The Message of Lamentations
The destruction of Jerusalem by the Babylonians in 587 BC is the likely setting for the book of Lamentations. This was the most traumatic event in the whole of Old Testament history, with its extreme human suffering, devastation of the ancient city, national humiliation, and the undermining of all that was thought to be theologically guaranteed like the Davidic monarchy, the city of Zion, and the temple of the God of Israel.
It is out of that unspeakable pain that Lamentations speaks, in poetry of astonishing beauty and intricacy, though soaked in tears.
If we neglect this book, says Chris Wright, we miss the challenge and reward of wrestling with the massive theological issues that permeate it. How can suffering be endured alongside faith in an all-loving, good God? Even if these events are recognized and accepted as God's judgment, has not the flood of brutality and evil gone beyond all bounds? If anarchy, death and destruction stalk the land, can the center of Israel?s faith in the covenant God of faithfulness and mercy hold?
In this Bible Speaks Today volume, Wright shows that as Christian readers we must not, and cannot, isolate Lamentations from the rest of the Bible; and equally, that we should not read the rest of the Bible without Lamentations. We must still let it speak for itself, as a book for today.
"The Message of Lamentations by Christopher Wright (Bible Speaks Today; IVP) is a powerful, evocative commentary, which brings to life the message and implications of this unsettling, poetic book. Wright expounds the text carefully, interprets the book in light of the whole canon, asks how it points to Christ, and pushes us to consider the place of lament in our lives."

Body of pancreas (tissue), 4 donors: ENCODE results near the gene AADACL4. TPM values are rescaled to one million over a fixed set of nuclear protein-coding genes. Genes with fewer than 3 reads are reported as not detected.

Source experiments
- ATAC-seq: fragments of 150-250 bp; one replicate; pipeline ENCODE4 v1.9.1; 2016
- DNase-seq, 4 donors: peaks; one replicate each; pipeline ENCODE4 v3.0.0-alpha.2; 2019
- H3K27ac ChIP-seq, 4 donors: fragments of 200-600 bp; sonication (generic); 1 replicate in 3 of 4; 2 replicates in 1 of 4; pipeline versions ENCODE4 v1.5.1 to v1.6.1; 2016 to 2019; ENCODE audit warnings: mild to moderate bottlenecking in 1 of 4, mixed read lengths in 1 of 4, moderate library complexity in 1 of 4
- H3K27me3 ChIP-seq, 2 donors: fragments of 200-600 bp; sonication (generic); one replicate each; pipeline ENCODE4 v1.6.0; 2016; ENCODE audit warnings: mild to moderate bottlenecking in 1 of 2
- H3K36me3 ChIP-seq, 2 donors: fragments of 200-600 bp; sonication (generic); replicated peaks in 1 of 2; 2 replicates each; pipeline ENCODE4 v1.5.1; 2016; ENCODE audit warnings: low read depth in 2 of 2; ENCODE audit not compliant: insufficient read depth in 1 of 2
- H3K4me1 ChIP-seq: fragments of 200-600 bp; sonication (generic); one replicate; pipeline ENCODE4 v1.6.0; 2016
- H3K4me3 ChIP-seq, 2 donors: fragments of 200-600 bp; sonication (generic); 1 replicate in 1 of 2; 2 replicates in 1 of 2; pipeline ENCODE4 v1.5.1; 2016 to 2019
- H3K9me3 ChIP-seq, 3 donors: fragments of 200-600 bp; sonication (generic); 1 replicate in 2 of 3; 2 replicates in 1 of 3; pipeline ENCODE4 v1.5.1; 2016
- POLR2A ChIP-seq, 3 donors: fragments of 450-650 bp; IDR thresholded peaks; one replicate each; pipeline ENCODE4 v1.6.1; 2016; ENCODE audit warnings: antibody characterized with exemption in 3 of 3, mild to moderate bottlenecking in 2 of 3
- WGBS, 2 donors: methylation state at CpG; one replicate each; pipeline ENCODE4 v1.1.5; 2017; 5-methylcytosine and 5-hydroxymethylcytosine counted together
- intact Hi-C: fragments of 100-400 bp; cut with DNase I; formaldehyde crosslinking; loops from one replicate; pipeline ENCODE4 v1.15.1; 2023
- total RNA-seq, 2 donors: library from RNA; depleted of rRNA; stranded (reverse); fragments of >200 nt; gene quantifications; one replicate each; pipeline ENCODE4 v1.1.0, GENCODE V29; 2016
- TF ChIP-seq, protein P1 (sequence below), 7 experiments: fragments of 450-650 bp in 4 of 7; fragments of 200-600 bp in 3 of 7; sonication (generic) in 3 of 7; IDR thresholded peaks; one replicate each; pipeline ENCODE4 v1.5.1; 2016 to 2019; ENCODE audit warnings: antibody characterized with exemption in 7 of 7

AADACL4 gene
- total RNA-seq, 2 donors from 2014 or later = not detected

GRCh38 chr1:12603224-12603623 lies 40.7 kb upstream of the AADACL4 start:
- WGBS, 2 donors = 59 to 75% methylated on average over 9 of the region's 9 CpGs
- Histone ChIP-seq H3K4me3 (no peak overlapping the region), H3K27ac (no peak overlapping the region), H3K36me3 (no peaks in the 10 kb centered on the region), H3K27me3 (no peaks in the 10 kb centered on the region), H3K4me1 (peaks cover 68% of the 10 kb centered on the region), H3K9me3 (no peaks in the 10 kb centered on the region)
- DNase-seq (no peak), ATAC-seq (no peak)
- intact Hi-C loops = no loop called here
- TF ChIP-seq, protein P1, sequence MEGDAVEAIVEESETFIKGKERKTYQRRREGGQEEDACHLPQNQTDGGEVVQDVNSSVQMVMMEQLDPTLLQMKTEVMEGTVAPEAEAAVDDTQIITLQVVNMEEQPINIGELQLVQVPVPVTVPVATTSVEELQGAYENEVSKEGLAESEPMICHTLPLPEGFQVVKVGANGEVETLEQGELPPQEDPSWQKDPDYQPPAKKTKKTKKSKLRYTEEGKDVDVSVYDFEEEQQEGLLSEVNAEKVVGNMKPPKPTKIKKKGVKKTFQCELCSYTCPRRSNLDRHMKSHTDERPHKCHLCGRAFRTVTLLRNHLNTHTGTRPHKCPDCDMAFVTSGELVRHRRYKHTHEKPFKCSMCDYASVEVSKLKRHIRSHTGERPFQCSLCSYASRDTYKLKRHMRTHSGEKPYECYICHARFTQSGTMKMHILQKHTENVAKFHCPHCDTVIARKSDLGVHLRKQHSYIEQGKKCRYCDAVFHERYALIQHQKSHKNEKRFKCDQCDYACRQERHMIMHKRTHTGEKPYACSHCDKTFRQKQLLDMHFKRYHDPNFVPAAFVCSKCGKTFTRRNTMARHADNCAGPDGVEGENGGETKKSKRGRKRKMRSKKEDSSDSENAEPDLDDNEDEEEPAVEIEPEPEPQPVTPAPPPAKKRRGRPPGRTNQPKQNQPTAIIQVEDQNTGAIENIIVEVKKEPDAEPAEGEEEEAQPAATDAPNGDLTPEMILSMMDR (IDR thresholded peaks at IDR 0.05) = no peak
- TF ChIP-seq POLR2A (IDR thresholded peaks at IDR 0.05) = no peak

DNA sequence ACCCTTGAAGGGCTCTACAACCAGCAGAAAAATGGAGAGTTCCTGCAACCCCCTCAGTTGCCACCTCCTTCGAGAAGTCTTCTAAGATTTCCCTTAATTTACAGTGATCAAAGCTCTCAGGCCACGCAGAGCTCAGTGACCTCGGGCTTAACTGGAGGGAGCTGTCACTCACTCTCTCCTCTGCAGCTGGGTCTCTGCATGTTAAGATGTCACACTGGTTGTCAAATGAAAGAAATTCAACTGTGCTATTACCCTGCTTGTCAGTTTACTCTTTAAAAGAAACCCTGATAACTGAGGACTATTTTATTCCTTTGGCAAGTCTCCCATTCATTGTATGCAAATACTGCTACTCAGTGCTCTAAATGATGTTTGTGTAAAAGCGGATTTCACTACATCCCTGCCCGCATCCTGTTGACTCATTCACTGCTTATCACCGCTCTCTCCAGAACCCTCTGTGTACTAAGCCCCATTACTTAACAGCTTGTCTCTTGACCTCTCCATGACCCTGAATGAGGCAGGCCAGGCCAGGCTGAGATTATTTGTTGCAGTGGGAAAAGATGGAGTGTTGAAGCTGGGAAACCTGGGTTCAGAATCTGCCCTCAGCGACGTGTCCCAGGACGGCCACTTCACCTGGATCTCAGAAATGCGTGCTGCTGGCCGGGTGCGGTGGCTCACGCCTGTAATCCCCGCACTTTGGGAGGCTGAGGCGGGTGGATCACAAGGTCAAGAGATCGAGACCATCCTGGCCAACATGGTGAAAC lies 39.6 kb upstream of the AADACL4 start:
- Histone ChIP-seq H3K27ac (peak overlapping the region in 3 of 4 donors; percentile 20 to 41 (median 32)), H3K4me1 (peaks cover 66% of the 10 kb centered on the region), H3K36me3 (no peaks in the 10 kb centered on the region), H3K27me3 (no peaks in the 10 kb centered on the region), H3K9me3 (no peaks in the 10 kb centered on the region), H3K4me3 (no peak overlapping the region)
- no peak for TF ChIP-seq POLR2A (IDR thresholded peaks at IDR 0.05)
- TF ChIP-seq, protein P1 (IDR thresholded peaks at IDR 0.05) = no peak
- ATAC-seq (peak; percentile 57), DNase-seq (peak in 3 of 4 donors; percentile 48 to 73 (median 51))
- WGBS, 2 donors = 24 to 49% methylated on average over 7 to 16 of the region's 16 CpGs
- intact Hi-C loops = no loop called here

"This compact volume in the BST series makes the reading of Lamentations accessible and achievable for the ordinary reader. Background details of history and Hebrew poetry are clearly and briefly explained to assist the reader to understand and appreciate the text. . . . It would be an excellent resource for a study group or sermon series."
"Wright skillfully teases out the various textures in Lamentations, pointing out its particularities and peculiarities. His approach is scholarly enough to delight Seminarians and academics, while being simple enough to benefit busy pastors and Bible Study leaders. The book can be used for personal study, and is geared to facilitate group study. Not only is it affordable, but it affords Christian readers a wealth of deep, thought-provoking substance that will likely bring them to fall on their knees and lift their faces in astonishment and worshipful wonder. I strongly recommend the book!"
"(Wright's) brief commentary on Lamentations is a welcome contribution to the study of this obscure book. . . .The style used for the commentary is very readable and at times convicting. While Wright is offering an accurate exposition of the text, he also wants to challenge his readers with the content of this disturbing book."
1. No Comforter (1:1-22)
2. In the Day of God's Anger (2:1-22)
3. Hope in the Pit of Despair (3:1-66)
4. It Is Finished (4:1-22)
5. Restore Us to Yourself (5:1-22)